There is a proverb (I think it is a Buddhist one) which goes a little like this, “comparison is the thief of joy.” Neat little way to sum up a lot of the criticism I see when it comes to social media. At least the surface level criticism. How it makes us feel bad to see these perfectly constructed online lives of high achievement, in comparison to the mundane lives we live in reality. I know that there are a lot of other things that are wrong with the whole social media scene (and other people have done a much better job of talking about this, check out this video if you want some food for thought). But basically, when it comes down to it, a lot of the stuff on social media makes us feel bad because we compare it to the things we have (or don’t have).
I don’t want to talk in general terms. Let me give some examples of things that always make me feel bad whenever I come across them online.
I hate how perfect everyone’s vacation looks. I am sure that if and when I put in effort into clicking pictures while I am out vacationing, I could also, sort of maybe come up with something that is decent. But I get lazy when I travel (that is when I’m not having a terrible time of it, like I’ve said before). I see reels of people eating pasta in small Italian villages, or perfect looking girls making montages of their chocolate syrup and croissant breakfasts in Paris, or people hiking in a pretty Japanese forest; and I instantly feel bad about whatever I am doing. I could be having a perfectly enjoyable day (tucked in bed with coffee and watching a movie I like) and seeing these images of other people enjoying their trips will mess me up.
I don’t want to sound salty (maybe just a little) but seeing people post about how they have found love and happiness makes me want to gag. Don’t get me wrong. I’m very happy for everyone that has this in their lives. But since I don’t at the moment, I don’t see why I have to cheer along this obnoxious display of cuteness. I refuse to participate in the cheer. It instantly reminds me of how single I am. Which by the way is a perfectly fixable situation if I just get out of my room and make the effort to meet new people. But where is the fun in that. Imagine a life without cribbing.
This is an odd one I know. How can anyone hate on dogs, you might be wondering. I don’t. I love dogs. More than a lot of other things in fact. I have a dog, and I would do anything for the little beast. But if you’ve been around for a while you’ve probably picked up on the fact that he isn’t the best behaved dog out there. Ok that is an understatement. He’s a heathen. He’s all over the place. He never listens and he is spoilt as spoilt can be. All my fault, I know. I didn’t raise him well enough. Be that as it may, looking at videos of highly trained dogs turning tricks like climbing ladders or balancing glasses of water on their heads (which by the way, why on earth would a dog need to do any of this, it honestly is the worst form of showboating) irritates me.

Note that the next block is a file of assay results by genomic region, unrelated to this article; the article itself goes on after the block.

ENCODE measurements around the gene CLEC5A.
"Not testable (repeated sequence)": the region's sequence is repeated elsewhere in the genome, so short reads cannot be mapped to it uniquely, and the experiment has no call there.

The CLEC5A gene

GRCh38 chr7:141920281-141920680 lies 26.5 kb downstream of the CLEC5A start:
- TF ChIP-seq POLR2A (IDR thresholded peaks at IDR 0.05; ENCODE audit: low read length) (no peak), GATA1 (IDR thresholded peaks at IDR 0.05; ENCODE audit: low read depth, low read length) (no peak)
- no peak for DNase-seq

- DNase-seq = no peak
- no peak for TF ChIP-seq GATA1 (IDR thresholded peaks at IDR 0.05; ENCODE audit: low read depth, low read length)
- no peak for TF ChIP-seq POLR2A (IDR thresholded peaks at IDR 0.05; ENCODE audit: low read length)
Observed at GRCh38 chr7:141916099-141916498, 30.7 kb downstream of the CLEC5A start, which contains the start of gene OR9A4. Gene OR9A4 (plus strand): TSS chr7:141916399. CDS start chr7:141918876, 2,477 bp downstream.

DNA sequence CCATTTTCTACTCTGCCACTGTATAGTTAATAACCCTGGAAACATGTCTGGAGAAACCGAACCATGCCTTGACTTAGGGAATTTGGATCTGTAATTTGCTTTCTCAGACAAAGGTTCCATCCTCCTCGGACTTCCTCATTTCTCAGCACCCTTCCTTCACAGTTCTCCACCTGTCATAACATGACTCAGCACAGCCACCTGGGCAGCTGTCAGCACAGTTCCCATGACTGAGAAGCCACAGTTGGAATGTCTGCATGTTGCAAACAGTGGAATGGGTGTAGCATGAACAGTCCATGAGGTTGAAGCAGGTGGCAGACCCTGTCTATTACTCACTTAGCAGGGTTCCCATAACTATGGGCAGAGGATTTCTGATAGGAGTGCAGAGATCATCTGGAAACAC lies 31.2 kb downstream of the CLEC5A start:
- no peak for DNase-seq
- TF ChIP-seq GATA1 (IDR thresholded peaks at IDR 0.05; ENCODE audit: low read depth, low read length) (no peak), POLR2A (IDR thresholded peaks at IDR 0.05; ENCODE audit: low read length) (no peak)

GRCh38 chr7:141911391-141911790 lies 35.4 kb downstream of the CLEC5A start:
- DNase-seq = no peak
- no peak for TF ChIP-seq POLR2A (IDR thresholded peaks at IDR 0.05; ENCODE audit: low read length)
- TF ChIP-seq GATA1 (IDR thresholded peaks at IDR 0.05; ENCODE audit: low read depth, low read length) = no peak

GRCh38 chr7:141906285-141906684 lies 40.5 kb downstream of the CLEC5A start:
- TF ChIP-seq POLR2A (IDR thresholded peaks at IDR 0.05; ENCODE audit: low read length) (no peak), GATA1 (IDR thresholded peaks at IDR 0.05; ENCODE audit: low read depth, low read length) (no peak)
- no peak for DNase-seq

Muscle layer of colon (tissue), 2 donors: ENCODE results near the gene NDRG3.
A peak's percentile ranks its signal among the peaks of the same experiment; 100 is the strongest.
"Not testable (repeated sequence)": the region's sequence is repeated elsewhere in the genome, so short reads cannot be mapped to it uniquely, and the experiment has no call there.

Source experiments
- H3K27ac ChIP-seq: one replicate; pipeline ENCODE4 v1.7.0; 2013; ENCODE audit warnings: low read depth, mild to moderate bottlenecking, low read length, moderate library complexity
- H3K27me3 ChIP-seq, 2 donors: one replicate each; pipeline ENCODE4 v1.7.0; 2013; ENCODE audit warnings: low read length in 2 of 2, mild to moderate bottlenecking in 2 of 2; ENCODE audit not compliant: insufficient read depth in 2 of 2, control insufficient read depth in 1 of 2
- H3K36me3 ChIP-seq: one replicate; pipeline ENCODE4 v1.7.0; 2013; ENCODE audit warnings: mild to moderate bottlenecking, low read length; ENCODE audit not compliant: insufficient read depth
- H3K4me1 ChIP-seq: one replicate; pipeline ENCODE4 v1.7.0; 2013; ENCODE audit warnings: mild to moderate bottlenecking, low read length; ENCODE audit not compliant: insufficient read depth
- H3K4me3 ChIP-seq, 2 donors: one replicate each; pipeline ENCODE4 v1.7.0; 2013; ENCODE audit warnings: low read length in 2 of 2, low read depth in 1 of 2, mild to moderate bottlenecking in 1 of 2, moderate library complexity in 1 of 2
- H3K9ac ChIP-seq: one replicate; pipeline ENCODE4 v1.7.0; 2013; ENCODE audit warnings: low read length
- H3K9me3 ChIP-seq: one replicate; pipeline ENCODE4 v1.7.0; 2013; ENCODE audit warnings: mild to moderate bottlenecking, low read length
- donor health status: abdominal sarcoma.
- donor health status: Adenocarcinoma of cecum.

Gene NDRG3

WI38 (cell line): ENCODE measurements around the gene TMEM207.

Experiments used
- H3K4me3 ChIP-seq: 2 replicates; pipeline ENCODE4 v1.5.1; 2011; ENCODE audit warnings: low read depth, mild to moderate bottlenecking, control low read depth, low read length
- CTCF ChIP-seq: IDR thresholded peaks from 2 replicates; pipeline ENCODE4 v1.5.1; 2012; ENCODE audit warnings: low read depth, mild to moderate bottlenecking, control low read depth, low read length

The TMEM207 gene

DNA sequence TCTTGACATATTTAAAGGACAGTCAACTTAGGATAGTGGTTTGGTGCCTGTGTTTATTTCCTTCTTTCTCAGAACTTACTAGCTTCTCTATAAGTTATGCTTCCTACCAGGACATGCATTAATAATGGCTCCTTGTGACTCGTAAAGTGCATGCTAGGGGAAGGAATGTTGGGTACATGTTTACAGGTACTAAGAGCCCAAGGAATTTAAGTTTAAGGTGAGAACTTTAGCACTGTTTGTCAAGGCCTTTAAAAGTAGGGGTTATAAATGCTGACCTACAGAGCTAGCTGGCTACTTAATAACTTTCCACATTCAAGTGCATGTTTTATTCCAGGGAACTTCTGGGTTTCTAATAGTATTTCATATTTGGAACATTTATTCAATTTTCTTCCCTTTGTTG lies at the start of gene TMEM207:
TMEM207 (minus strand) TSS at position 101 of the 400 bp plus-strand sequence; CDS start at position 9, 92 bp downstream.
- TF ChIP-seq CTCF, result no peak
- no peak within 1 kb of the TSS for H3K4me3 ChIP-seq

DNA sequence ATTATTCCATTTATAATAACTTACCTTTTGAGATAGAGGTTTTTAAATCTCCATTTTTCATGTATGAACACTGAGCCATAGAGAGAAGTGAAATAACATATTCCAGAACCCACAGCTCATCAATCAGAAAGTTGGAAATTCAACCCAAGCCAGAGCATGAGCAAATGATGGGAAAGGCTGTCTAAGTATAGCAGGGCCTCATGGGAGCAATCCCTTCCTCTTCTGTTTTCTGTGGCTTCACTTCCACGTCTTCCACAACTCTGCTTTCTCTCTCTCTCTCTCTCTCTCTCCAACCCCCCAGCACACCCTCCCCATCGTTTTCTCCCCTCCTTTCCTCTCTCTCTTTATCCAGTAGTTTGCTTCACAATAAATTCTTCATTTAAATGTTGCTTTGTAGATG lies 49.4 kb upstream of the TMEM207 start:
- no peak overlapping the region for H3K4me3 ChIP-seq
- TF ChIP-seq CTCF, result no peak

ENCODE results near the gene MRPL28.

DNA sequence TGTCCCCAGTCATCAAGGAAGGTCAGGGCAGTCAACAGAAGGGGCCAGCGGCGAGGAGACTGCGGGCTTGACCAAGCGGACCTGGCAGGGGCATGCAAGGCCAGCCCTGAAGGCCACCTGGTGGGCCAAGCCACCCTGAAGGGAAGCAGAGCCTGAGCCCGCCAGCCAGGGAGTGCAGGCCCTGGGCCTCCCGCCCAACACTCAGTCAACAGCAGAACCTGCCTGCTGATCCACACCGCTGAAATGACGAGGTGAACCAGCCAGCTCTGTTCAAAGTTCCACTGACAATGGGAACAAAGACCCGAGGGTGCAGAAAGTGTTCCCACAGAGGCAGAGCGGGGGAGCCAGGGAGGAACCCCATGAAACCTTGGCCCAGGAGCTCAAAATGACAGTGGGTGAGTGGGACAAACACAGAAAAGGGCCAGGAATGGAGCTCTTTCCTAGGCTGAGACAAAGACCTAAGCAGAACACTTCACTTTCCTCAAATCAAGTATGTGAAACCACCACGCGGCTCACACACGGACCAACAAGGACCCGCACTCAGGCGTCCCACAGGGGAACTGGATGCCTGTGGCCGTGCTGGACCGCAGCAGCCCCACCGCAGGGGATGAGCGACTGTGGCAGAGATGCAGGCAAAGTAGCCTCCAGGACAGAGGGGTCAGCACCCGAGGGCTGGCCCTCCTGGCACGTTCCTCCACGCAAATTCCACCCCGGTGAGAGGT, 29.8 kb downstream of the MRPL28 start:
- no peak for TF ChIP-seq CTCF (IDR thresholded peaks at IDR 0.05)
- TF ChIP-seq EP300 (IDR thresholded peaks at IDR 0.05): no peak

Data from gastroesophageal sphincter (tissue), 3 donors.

Now that I’ve given you a few examples of the things that make me sad or irritate me, let us talk about the flip side of this.
I recently came across an episode of the Joe Rogan Experience which had Kevin Hart on as a guest. Amongst the many things they talk about, they also touched upon how social media, and looking at the lives of people who are better off (apparently) than us, might not always be a bad thing. The episode is also wickedly funny, and I would highly recommend you giving it a listen.
Anyway, Hart talks about how sometimes he looks at social media posts of other people who are doing better than him in a particular field (especially one he wants to improve in) as a source of inspiration. He looks at these posts, and instead of automatically thinking, and feeling bad about, the things he doesn’t have or isn’t necessarily good at, he tries to think of ways he can emulate the people he looks up to. Or how he can draw inspiration from them and think about the ways in which he can improve.
Putting it in context; forget the stuff I get envious of. I follow a ton of art accounts on Instagram. One of them is an artist called Sophie. I’ve never felt bad looking at her posts, even though she is ostensibly doing a lot better than me in the field I want to excel in. Instead, I love the way she posts consistently. Not just the finished project, but her entire process – the things that have inspired her, the ways in which she incorporates things people tell her about, the times she gets stuck and what she does to get over such creative blocks. I aspire to be as consistent as her in posting about my art. I want to get comfortable about showing people the process I follow in making the things I make, as silly as that may sound.
I thought this was quite a positive spin on things. I always talk about how bad social media is and how it gives me anxiety. But Hart talking about it as a source of inspiration sometimes, and not just comparison, made a lot of sense to me too.